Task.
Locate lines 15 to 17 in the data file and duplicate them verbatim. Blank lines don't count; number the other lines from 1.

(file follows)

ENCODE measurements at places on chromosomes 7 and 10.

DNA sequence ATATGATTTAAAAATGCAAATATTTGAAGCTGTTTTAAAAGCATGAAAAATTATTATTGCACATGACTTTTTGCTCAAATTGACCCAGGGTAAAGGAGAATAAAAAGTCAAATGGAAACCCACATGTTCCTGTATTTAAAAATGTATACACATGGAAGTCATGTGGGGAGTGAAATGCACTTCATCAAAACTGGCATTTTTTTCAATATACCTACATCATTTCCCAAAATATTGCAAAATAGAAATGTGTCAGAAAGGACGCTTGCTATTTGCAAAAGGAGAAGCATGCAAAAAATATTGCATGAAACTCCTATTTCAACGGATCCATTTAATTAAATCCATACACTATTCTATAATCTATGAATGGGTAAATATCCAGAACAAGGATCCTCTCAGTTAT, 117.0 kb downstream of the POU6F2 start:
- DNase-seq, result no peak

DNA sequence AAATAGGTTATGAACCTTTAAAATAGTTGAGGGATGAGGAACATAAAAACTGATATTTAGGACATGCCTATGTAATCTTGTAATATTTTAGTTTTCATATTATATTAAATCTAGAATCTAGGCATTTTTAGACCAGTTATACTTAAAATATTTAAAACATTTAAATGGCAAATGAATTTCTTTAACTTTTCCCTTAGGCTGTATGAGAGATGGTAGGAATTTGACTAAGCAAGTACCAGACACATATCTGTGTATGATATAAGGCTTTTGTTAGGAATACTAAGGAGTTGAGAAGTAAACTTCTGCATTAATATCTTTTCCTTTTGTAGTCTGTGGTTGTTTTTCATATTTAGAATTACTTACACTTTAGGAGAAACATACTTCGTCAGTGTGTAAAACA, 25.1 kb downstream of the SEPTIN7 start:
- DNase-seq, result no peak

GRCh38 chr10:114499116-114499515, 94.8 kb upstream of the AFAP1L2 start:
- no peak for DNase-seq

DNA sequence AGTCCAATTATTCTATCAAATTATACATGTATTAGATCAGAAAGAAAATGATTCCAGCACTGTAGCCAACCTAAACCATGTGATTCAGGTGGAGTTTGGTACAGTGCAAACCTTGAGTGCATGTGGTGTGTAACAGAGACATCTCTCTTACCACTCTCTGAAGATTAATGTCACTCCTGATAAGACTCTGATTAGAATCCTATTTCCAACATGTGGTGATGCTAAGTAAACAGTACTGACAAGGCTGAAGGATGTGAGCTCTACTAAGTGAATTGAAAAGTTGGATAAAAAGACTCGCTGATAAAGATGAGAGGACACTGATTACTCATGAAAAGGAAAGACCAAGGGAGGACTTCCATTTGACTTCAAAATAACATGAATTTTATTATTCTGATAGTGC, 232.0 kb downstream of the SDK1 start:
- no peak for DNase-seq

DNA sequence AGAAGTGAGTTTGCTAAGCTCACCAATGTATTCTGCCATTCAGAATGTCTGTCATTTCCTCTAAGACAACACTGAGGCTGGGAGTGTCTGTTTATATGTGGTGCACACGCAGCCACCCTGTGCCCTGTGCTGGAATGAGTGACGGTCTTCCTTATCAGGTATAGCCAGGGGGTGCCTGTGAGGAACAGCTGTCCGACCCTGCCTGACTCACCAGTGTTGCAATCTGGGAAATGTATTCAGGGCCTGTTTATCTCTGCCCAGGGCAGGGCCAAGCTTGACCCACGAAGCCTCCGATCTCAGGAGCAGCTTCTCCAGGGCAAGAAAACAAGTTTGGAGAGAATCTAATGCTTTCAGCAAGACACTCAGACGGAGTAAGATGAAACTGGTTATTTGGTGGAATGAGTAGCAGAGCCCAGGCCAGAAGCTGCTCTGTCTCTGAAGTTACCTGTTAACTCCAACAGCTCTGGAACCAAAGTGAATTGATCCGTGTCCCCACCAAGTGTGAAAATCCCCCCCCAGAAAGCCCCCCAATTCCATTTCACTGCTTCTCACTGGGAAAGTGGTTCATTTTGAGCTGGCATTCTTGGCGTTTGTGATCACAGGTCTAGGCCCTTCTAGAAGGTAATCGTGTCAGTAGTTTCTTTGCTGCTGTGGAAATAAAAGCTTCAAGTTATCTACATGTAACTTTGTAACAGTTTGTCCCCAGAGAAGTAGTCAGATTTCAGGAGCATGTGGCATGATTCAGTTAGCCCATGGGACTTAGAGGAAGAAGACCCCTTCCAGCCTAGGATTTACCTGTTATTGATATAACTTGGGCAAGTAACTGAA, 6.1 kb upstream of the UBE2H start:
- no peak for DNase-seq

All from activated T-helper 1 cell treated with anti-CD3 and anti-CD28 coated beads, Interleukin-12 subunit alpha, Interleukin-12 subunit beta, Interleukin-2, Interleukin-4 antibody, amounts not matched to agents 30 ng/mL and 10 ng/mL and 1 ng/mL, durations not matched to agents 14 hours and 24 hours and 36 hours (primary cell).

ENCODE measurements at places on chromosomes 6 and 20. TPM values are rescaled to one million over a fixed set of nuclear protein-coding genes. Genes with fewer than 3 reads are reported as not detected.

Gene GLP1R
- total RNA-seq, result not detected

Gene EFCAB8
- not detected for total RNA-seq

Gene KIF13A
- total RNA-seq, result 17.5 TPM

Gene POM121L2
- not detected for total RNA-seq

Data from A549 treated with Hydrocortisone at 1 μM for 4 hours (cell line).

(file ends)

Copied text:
- total RNA-seq, result not detected

Gene EFCAB8
- not detected for total RNA-seq